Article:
Joshua Eustis and Charles Cooper, aka Telefon Tel Aviv, take on an extraordinarily disparate variety of artists on this remix compilation. Everything from Nine Inch Nails to Apparat via Oliver Nelson gets the Telefon treatment. What is more extraordinary, however, is the fact that they manage to make such a broad variety of artists all sound the same. You listen stunned as artist after artist gets assimilated by the high-tech twosome’s sludge machines and dribbled out again as the same old whirring, bleeping dub-tronica. The sort of thing they play in the background at yuppie cocktail parties I should imagine. Interesting enough to serve as a talking point, perhaps, boring enough to talk over.
The remixes do get better as the album goes on. They are arranged in chronological order; the first track, a remix of Nine Inch Nails’ ‘Even Deeper’, is the first track ever released under the Telefon Tel Aviv moniker and a poignant demonstration of the sad fact that great musicianship and studio prowess do not always make for interesting music. But as things progress, presumably as Telefon ‘found their voice’, the bleeps and whirs take on slightly more raison d’etre than they had in the early days. The remix of Phil Ranelin’s Time Is Running out is a stand out track which really benefits from the abandoning of ‘wistful, ‘nostalgic’ cliches, going in for a refreshingly sinister sound. Marc Hellner’s ‘Asleep On The Wing’ is also an ear-opener thanks to its 7/8 time signature and scuzzball distortion. Towards the end of the final track too, Slicker’s ‘Knock Me Down Girl’, some pleasantly distorted action emerges from the corporate dub. But the breaks in the texture are rare, and when they do appear, can be disappointing – the promise of sexy electro at the beginning of American Analog Set’s ‘The Green Green Grass’, for instance, is scuppered by the band’s unwholesome whining.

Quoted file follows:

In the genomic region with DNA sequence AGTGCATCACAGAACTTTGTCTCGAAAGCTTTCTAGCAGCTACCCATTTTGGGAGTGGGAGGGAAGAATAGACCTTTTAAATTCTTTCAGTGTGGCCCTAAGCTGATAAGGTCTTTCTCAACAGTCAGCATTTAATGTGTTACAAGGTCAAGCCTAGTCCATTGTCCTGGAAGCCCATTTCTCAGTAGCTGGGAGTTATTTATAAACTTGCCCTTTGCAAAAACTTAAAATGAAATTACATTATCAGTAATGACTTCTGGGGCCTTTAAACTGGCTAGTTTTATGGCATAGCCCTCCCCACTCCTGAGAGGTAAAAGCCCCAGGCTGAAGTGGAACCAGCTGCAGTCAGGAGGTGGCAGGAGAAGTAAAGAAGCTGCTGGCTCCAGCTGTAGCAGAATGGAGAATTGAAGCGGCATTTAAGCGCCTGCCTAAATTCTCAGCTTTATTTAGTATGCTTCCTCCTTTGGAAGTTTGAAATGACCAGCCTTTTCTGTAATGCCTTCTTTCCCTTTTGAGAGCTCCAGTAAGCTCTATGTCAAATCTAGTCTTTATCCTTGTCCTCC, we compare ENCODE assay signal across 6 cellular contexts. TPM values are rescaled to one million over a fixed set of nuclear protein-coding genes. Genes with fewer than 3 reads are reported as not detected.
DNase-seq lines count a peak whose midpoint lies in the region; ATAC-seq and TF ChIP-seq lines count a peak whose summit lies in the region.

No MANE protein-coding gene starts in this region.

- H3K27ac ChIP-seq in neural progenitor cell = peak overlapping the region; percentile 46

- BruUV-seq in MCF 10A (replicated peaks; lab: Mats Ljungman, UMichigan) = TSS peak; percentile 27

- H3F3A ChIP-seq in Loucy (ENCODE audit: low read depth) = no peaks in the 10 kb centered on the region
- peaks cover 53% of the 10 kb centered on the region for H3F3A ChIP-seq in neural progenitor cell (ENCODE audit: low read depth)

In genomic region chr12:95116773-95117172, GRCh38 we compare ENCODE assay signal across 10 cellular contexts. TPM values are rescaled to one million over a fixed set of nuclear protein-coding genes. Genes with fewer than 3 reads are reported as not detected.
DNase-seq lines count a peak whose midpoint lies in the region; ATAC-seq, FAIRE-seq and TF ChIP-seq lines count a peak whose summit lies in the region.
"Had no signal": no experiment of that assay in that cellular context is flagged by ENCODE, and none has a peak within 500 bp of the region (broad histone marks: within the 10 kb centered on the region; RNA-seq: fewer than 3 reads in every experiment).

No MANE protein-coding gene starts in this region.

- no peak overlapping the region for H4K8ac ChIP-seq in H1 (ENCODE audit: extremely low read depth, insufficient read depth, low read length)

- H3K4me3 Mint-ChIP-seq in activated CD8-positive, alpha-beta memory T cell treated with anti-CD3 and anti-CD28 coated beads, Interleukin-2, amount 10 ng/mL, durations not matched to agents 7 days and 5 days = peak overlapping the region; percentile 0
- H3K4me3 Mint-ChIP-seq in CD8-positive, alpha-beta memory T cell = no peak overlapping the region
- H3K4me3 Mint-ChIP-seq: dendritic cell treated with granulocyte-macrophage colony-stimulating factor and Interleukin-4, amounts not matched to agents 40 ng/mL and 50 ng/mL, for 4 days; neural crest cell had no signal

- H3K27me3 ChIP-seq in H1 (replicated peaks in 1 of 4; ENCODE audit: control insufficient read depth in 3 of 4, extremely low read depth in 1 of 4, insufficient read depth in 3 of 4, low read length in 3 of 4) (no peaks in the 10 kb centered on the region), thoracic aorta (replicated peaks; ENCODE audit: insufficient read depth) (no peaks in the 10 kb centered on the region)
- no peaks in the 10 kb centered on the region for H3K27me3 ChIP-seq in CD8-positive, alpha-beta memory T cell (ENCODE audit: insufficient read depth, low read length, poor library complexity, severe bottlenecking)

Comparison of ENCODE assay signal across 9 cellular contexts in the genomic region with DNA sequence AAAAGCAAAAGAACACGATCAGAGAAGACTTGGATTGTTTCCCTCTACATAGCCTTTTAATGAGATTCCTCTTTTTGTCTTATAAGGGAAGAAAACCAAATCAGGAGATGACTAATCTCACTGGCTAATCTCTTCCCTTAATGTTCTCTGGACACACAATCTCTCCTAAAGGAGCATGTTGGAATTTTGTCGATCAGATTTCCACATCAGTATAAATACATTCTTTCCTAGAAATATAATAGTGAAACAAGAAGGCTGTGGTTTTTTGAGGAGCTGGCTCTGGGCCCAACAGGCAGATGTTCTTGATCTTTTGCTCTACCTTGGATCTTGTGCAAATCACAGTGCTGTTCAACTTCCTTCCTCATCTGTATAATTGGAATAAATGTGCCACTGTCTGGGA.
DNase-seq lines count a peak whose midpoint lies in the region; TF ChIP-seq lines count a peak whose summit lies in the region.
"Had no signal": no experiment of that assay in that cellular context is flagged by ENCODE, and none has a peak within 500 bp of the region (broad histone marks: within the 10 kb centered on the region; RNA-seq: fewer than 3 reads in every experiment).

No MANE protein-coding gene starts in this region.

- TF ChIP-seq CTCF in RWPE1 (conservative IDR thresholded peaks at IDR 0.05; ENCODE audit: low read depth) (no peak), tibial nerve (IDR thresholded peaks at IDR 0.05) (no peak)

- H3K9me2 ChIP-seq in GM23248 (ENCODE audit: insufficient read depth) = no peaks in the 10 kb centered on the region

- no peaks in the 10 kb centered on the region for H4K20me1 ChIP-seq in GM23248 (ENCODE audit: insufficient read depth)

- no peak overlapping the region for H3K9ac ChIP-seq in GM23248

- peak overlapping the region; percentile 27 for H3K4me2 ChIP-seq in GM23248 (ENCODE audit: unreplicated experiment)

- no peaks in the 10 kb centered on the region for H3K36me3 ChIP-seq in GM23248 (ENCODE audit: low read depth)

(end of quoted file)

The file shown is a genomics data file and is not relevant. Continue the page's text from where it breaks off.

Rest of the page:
In all, though definitely the product of some fine musicians with studio knowledge to rival our greatest electronica geeks, Remixes Compiled is fundamentally dull. It says on Telefon’s website that the duo aim at “the complete hybridisation of music”. I am afraid that what they have accomplished here is mere homogenisation.